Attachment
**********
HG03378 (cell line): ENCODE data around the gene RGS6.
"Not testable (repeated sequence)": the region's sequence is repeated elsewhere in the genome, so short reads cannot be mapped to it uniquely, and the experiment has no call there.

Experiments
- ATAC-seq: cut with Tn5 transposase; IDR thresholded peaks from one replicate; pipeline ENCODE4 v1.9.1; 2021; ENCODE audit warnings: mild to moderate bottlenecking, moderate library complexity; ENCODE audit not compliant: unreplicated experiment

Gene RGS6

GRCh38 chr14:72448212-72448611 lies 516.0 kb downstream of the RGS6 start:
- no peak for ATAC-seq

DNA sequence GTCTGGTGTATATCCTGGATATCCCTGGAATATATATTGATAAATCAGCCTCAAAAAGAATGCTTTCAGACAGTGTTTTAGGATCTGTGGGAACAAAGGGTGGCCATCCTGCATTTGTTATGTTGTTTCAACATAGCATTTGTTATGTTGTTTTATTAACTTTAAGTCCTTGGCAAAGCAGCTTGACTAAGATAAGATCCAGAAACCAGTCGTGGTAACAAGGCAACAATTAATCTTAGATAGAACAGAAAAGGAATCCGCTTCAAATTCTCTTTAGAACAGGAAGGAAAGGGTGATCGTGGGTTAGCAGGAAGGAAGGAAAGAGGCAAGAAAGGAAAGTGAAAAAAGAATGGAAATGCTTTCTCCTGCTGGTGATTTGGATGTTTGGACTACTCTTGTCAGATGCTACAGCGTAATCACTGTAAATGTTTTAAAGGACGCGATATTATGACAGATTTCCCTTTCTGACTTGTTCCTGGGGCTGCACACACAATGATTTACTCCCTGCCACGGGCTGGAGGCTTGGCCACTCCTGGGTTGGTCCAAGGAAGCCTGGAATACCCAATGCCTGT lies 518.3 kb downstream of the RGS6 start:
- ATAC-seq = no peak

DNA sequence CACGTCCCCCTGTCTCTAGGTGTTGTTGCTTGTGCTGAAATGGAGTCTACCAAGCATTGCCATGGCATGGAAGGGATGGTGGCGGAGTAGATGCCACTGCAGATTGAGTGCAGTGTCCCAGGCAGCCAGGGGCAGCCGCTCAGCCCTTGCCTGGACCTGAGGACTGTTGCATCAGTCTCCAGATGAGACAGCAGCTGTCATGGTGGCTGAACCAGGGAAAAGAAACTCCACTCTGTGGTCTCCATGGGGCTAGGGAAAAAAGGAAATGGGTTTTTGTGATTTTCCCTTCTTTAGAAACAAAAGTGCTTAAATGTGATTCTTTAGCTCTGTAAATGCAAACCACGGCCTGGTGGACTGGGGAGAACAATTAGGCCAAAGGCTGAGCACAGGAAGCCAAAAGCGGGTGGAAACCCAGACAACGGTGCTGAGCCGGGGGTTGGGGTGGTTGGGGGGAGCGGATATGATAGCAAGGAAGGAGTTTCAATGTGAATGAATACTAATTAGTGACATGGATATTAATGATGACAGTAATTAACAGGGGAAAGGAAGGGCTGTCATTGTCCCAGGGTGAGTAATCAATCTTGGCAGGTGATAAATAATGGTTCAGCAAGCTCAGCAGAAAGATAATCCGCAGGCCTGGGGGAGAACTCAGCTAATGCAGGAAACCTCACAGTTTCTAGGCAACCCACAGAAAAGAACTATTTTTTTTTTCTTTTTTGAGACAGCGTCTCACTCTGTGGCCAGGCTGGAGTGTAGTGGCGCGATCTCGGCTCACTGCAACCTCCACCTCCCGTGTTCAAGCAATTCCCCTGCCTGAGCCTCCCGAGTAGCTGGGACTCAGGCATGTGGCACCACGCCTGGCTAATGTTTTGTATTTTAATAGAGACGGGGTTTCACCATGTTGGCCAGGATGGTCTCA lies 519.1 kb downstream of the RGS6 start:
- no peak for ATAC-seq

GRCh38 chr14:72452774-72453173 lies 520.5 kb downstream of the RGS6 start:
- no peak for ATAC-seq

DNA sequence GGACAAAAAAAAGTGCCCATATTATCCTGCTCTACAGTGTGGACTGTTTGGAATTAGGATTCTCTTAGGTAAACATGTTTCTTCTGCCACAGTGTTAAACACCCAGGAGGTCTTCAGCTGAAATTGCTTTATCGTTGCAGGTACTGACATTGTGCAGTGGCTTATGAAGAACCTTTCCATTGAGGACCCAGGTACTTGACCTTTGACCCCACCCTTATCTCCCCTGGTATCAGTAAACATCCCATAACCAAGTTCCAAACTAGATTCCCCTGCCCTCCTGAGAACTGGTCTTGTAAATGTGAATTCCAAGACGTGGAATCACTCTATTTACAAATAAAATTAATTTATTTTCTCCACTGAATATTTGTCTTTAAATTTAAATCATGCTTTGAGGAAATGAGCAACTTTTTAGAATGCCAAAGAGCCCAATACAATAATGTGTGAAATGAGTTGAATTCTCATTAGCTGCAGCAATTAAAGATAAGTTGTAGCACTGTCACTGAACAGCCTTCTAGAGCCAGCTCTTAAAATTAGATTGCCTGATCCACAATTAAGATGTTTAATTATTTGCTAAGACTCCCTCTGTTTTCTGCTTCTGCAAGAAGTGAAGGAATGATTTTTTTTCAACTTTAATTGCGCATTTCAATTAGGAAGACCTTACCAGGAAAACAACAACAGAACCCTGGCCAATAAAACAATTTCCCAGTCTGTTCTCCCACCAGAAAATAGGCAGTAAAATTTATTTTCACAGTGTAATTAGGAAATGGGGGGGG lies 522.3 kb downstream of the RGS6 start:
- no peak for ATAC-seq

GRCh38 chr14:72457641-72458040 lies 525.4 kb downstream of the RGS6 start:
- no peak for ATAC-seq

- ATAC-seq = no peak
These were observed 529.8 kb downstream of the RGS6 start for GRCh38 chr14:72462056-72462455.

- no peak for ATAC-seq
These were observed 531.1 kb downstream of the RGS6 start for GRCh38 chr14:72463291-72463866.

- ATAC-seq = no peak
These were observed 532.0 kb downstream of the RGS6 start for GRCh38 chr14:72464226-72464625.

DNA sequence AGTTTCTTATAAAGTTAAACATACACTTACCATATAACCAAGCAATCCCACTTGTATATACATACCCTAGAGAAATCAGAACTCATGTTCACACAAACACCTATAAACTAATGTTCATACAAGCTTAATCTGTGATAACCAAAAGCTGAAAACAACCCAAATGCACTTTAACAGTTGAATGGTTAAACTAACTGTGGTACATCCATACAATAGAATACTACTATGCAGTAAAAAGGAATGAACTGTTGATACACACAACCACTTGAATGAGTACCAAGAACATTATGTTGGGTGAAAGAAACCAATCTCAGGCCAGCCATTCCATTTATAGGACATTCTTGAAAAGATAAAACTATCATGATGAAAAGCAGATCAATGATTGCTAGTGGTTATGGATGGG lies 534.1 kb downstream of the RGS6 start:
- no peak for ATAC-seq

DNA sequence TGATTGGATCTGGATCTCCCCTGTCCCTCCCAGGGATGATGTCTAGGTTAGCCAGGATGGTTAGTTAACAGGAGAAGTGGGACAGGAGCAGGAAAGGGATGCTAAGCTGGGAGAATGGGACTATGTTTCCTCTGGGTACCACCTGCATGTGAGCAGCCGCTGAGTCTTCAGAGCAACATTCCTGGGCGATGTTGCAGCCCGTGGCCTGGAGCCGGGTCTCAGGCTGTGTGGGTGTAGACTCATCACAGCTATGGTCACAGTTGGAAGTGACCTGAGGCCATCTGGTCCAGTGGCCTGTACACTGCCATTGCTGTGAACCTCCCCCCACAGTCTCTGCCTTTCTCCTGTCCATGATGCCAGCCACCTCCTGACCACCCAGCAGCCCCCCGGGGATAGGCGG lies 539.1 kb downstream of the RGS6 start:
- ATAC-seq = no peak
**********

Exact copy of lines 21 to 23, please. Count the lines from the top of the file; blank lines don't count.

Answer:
These were observed 531.1 kb downstream of the RGS6 start for GRCh38 chr14:72463291-72463866.

- ATAC-seq = no peak
These were observed 532.0 kb downstream of the RGS6 start for GRCh38 chr14:72464226-72464625.